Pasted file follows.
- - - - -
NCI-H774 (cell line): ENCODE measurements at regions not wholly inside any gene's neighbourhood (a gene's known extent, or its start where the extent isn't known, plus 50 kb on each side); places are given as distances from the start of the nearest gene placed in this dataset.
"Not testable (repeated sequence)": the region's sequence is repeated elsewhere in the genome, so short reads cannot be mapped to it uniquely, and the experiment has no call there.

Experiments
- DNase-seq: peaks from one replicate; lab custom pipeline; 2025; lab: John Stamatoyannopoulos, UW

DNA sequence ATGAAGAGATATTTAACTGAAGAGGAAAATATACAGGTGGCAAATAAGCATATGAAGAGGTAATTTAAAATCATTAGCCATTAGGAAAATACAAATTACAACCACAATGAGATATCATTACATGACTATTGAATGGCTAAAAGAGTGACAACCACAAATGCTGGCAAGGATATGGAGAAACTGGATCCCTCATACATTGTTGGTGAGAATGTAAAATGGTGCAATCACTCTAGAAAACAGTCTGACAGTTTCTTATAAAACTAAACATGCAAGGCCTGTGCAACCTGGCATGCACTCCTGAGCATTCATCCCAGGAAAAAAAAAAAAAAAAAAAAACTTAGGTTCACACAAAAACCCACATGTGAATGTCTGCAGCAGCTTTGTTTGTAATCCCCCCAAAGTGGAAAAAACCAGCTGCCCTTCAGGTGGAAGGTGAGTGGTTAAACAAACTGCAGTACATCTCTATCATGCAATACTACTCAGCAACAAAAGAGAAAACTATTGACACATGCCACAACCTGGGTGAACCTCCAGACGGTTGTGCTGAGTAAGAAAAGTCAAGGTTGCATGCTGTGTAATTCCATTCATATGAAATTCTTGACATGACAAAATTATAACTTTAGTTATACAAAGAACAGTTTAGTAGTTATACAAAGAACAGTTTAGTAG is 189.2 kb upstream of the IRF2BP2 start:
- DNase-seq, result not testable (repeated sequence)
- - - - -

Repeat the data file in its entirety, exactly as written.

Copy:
NCI-H774 (cell line): ENCODE measurements at regions not wholly inside any gene's neighbourhood (a gene's known extent, or its start where the extent isn't known, plus 50 kb on each side); places are given as distances from the start of the nearest gene placed in this dataset.
"Not testable (repeated sequence)": the region's sequence is repeated elsewhere in the genome, so short reads cannot be mapped to it uniquely, and the experiment has no call there.

Experiments
- DNase-seq: peaks from one replicate; lab custom pipeline; 2025; lab: John Stamatoyannopoulos, UW

DNA sequence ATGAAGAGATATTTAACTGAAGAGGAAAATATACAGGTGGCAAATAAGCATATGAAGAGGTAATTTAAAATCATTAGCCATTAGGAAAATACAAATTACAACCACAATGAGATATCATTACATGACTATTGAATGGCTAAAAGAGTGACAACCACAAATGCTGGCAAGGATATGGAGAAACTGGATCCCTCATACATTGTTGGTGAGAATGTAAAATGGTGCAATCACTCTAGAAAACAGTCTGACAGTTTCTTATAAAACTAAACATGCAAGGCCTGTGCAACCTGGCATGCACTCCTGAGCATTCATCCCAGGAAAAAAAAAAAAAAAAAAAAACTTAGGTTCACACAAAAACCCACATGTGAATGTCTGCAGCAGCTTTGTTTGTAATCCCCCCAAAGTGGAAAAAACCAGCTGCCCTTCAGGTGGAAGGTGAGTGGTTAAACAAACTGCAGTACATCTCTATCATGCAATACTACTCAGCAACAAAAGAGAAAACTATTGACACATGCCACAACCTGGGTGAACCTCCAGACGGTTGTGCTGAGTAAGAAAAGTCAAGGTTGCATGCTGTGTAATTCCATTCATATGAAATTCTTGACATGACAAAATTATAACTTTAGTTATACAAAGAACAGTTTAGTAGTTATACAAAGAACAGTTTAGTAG is 189.2 kb upstream of the IRF2BP2 start:
- DNase-seq, result not testable (repeated sequence)